Sunday, September 12, 2021

What do we mean by manufacturing?

I tend to see manufacturing, as distinct from making, where there is an element of mass production and/or mechanisation. 

In historic terms, we see manufacturing appearing when textiles were produced in a manufactory such as a mill driven by water power, instead of the cottage.  Birmingham gunsmiths offer a different example with the manufacturing process split down into constituent parts with each carried out by a different person, often in a different workshop. We can see how the production line developed from this.

A related question is which pairs of hands are manufacturing and which are providing a related service. The Office of National Statistics, I think, stumbled across this issue when comparing manufacturing employment over the post war period where they saw services being outsourced and so the related employees no longer being included in the returns made by manufacturing companies. This links to an example I found on a manufacturing blog in which manufacturing companies are placed in the spotlight. I was surprised to find a component distributor included and was told that it was part of the supply chain.

There are then questions of ownership and geography. Rolls-Royce and JCB are British manufacturing companies which manufacture both in the UK and elsewhere. Nissan is a Japanese company which manufactures in many countries including Britain; the same is true of the growing number of electric vehicle related companies building manufacturing plant in Britain. Some toy manufacturers, for example, who used to manufacture in the UK now have their products made in China Are they all British manufacturers?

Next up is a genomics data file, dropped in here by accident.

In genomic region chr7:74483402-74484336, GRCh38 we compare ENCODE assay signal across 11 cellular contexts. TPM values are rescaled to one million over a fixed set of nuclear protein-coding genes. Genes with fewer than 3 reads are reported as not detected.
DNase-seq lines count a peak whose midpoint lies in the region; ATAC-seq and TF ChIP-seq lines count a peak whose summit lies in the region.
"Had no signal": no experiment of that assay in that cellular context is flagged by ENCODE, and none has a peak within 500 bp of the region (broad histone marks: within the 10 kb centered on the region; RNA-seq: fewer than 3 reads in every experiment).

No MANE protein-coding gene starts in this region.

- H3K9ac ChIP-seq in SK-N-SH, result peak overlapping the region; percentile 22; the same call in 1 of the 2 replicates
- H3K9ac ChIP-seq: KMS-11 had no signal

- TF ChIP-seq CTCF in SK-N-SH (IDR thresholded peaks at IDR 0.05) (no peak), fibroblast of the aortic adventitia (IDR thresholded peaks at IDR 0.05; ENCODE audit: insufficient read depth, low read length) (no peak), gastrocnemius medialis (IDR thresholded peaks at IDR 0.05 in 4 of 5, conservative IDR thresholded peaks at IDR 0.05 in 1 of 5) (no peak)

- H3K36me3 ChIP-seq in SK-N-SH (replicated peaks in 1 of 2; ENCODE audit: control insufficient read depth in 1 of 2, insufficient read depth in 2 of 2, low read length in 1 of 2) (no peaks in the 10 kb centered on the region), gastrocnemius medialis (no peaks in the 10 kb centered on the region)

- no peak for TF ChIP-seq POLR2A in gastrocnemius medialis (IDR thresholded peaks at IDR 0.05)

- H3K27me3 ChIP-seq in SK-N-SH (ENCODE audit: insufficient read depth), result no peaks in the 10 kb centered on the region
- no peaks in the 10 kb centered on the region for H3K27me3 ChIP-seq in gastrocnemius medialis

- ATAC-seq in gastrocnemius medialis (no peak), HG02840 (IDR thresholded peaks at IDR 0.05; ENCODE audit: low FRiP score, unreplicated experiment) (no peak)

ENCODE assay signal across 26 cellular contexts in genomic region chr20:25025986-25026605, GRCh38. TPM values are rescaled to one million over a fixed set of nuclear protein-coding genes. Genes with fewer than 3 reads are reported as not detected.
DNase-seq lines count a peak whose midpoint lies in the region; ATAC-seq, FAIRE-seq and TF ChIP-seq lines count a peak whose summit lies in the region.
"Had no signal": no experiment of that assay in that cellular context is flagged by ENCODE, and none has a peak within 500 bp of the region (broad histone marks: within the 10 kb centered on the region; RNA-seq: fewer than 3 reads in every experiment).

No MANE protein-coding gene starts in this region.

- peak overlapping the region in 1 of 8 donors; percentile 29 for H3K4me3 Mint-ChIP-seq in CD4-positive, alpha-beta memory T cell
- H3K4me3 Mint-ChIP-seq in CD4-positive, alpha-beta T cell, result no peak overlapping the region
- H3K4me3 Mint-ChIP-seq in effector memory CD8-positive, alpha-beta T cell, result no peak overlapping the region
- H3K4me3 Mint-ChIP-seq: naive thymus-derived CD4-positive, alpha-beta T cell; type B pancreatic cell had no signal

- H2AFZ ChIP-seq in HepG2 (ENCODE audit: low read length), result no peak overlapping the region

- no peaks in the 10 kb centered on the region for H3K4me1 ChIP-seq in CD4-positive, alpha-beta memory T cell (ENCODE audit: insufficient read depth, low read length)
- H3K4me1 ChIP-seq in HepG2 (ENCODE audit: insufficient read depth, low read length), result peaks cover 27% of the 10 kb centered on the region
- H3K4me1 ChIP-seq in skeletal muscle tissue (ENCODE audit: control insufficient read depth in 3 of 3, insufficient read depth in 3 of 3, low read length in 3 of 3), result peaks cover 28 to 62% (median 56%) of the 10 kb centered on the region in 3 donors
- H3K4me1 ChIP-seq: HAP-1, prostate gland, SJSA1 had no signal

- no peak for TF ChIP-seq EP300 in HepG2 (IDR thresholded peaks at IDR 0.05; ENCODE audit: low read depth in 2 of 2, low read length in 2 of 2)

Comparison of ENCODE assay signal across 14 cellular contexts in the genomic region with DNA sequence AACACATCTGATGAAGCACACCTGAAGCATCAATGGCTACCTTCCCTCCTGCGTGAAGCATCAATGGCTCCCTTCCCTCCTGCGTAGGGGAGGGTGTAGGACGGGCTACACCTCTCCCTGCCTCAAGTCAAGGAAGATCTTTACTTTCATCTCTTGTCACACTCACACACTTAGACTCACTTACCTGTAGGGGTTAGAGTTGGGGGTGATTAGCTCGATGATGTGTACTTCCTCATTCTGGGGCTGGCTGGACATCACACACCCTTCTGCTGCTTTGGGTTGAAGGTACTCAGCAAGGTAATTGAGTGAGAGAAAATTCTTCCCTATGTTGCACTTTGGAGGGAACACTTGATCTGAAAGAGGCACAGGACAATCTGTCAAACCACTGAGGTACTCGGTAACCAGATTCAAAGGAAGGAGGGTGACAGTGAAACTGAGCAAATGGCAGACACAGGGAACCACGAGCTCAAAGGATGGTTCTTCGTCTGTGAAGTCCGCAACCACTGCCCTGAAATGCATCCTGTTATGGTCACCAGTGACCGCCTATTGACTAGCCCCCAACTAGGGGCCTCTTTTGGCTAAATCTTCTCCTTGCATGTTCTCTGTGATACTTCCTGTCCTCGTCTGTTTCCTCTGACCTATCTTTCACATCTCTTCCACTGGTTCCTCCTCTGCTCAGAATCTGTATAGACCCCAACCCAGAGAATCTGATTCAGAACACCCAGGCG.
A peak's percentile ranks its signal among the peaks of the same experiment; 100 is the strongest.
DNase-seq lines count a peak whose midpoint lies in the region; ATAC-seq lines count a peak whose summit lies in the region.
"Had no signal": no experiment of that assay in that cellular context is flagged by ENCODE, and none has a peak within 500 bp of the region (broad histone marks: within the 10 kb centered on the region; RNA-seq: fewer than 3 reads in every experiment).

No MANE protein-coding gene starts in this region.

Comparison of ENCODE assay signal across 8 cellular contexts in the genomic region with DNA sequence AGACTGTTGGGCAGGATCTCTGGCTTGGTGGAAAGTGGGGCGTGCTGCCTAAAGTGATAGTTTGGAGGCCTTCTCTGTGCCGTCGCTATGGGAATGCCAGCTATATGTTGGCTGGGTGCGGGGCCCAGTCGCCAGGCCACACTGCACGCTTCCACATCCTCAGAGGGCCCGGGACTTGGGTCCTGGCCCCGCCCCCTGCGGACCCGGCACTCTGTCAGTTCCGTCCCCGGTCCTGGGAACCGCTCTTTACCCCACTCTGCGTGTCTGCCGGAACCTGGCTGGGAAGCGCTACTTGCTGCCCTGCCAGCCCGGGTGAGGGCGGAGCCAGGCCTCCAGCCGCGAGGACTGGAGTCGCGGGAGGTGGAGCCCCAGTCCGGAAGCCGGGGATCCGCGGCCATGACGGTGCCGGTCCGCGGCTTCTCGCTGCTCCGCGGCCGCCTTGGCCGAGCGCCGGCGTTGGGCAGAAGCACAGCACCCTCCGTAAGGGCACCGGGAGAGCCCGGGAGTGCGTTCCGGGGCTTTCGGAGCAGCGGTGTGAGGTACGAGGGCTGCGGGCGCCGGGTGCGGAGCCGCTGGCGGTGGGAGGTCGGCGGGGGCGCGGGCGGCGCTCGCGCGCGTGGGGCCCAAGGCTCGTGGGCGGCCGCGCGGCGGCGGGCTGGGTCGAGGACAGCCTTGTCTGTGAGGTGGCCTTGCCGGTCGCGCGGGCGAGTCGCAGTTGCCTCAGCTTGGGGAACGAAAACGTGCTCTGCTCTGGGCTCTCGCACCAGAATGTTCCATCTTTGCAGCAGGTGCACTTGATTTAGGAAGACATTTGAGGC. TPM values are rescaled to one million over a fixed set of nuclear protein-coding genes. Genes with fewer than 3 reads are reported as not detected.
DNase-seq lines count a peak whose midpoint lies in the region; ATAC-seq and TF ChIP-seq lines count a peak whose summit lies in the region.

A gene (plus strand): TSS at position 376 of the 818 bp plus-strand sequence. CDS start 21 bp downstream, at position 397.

What about Manufacturers and makers? This image from the Bovey Tracy Craft Fair shows a few of the two hundred stands where makers sell the pieces they have made. This is a vibrant part of the economy and can lead to manufacturing.

I have friends who design and make table wear. If a particular design attracts great interest they may ask 'manufacturing' businesses to make them. They are no longer hand made, but who is the manufacturer? An article in Monocle magazine tells of the revival in Stoke’s pottery manufacturers. Another friend told me of Somerset textile factories which are more and more undertaking contract work for makers. 

Are they all part of the bigger manufacturing picture ?

The British electronics company ARM came out of Acorn computers where it designed operating systems. These then have to be printed on silicon chips. Are both parts manufacturing? ARM decided to licence its designs for other companies to process  is it still a manufacturer? A comparison is with EMI which designed the brain scanner. They had a choice of whether to make it themselves or license the design for others to make. They chose the first route only to find themselves unable to meet demand..

You can read my take on How Britain Shaped the Manufacturing World  


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How Britain Shaped the Manufacturing World is now available to pre-order

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